mr fyi

pumping oil and gas out of the ground in 1953 was not rocket science. at that time people had been doing it for over 120 years.

i'm not a fan of the baluch, neither the hard deobandis nor the soft that you mention. is that like erdogan's proxy army in syria where he backs both the serious headchoppers and the moderate headchoppers?

and i'm not a fan of the psychotics that bombed the Sayed Al-Shuhada school (btw the body count is now 85 and climbing not 63). it wasn't kurds who did that. iran needs to focus on their real enemies and stop murdering fellow iranians who happen to be kurdish. but the irgc leadership is probably too driven by that ethnic assibiyya that you accuse the kurds of.

sadly you and i will have to agree to disagree.

Posted by: Leith | May 10 2021 22:44 utc | 106

Mr. Leith

We will disagree.

From time to time I see the photographs of young men and women who have gone into the mountains to fight for State Destruction in Iran.

In those photographs one can see a cunning old man posing with them.

Then they come down from the mountains, ambush border guards - their own fellow country men - murder one or two if they can, and then run back into KRG.

Until they themselves get killed in return during one of those attacks.

Millions of people inside and outside of Iran wish to destroy her for their demented immature dreams of Paradise on Earth to come true.

Millions of people inside and outside of Turkey wish to destroy her for their demented immature dreams of Paradise on Earth to come true.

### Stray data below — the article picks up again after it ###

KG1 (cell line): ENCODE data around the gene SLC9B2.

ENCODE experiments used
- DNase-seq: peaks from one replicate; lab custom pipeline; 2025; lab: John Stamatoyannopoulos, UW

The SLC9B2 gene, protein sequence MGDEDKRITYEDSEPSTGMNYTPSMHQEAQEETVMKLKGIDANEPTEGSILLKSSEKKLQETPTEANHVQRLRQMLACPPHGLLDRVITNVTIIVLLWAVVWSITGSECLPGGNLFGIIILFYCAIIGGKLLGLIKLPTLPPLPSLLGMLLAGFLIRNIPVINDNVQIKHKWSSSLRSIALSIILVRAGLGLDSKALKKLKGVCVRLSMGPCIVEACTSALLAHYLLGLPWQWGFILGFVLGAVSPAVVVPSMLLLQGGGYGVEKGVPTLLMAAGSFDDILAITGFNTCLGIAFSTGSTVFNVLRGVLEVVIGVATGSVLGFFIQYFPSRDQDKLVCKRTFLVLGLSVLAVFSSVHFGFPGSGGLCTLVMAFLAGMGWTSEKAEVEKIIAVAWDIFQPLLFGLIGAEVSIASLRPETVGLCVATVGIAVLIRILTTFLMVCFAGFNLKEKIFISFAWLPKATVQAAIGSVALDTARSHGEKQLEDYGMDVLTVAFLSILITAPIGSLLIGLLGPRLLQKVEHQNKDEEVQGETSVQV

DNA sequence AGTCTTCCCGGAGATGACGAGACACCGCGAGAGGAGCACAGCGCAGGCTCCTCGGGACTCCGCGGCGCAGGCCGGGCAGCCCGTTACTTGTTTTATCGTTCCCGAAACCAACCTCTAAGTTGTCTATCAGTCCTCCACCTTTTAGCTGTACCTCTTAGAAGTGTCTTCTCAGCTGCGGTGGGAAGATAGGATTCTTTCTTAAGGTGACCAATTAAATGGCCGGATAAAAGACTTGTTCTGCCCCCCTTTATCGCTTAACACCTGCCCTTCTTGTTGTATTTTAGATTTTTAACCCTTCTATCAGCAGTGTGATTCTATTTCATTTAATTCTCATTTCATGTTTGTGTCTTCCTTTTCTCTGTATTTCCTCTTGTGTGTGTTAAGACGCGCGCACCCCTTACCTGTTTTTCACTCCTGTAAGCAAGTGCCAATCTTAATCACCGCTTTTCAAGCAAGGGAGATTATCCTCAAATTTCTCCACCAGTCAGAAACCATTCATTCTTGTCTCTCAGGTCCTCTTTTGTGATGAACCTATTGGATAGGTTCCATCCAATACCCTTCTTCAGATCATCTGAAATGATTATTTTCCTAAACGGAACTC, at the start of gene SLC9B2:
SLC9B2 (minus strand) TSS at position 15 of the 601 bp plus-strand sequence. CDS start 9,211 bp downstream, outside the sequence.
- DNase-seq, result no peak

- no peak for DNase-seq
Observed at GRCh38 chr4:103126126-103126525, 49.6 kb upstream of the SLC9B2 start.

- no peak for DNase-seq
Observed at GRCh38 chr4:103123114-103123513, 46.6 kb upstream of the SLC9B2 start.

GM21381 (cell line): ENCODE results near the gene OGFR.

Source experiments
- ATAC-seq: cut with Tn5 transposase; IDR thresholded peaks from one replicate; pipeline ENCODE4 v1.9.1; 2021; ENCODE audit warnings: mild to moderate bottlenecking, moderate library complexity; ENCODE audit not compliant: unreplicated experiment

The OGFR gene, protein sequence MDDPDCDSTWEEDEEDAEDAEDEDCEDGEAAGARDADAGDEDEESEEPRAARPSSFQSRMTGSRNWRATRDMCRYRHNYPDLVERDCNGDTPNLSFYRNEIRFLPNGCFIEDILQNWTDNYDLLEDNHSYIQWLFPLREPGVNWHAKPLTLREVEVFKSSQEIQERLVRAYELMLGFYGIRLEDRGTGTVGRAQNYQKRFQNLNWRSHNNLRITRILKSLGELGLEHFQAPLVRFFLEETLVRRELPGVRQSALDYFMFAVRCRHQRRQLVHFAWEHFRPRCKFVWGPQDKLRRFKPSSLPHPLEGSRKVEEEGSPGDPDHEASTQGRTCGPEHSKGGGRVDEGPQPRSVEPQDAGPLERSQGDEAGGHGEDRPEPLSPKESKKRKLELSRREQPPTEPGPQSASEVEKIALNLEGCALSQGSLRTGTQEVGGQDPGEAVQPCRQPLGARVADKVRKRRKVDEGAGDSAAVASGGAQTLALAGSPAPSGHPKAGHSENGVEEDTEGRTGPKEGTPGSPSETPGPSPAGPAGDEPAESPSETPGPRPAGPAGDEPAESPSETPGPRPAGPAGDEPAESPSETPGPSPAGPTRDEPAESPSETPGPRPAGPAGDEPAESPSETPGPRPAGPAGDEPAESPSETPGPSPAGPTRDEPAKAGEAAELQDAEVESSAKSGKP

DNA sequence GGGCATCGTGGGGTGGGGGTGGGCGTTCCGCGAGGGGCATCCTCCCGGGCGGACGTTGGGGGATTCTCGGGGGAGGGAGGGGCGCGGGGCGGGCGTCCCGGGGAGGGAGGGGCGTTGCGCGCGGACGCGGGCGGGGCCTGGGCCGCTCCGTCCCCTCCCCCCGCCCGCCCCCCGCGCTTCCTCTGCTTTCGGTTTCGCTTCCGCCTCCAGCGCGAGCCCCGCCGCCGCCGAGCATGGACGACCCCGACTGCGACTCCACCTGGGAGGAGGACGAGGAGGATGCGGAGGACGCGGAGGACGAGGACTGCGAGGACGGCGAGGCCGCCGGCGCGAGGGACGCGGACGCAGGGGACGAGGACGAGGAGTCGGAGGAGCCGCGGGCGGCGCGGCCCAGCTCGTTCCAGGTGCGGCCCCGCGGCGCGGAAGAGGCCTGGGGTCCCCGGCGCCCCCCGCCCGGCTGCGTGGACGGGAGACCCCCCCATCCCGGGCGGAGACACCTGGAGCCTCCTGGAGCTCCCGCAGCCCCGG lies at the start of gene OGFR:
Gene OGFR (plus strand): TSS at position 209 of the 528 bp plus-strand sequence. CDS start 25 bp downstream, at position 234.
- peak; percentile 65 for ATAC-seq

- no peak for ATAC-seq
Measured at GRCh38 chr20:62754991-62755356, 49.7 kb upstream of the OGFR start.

Yet those two countries stand as the best and only hope for Muslims every where.

Posted by: fyi | May 10 2021 23:07 utc | 107

mr fyi

i also believe that iran could lead a bright future for the muslim world; and also for the entire world. to do that iran needs more soleimanis and fewer khalkalis. it has exceptional people who have a great history and a bountiful country. but it will not happen until iran gets rid of a few ethnic bigots who insist on using torture and death instead of kindness and brotherhood. you will never be the light of hope for the arabs by using whips and chains on them. even shia arabs in karbala are rebelling against iranian attempts to shut down protestors by assassination and fear.

beware of erdogan. he is untruthful and not a friend of iran. he holds out his hand now perhaps but is waiting to stab you in the back as he did to the kurds, syrians, and even his former turkish allies.

Posted by: Leith | May 11 2021 4:35 utc | 108

I like how b implicitly acknowledges here that the Houthi are an Iranian proxy group, something I recall he scoffed at for a very long time. And of course no acknowledgement that he was wrong. Just undermines his previous position with zero shame or remorse.

Posted by: Ben | May 15 2021 3:52 utc | 109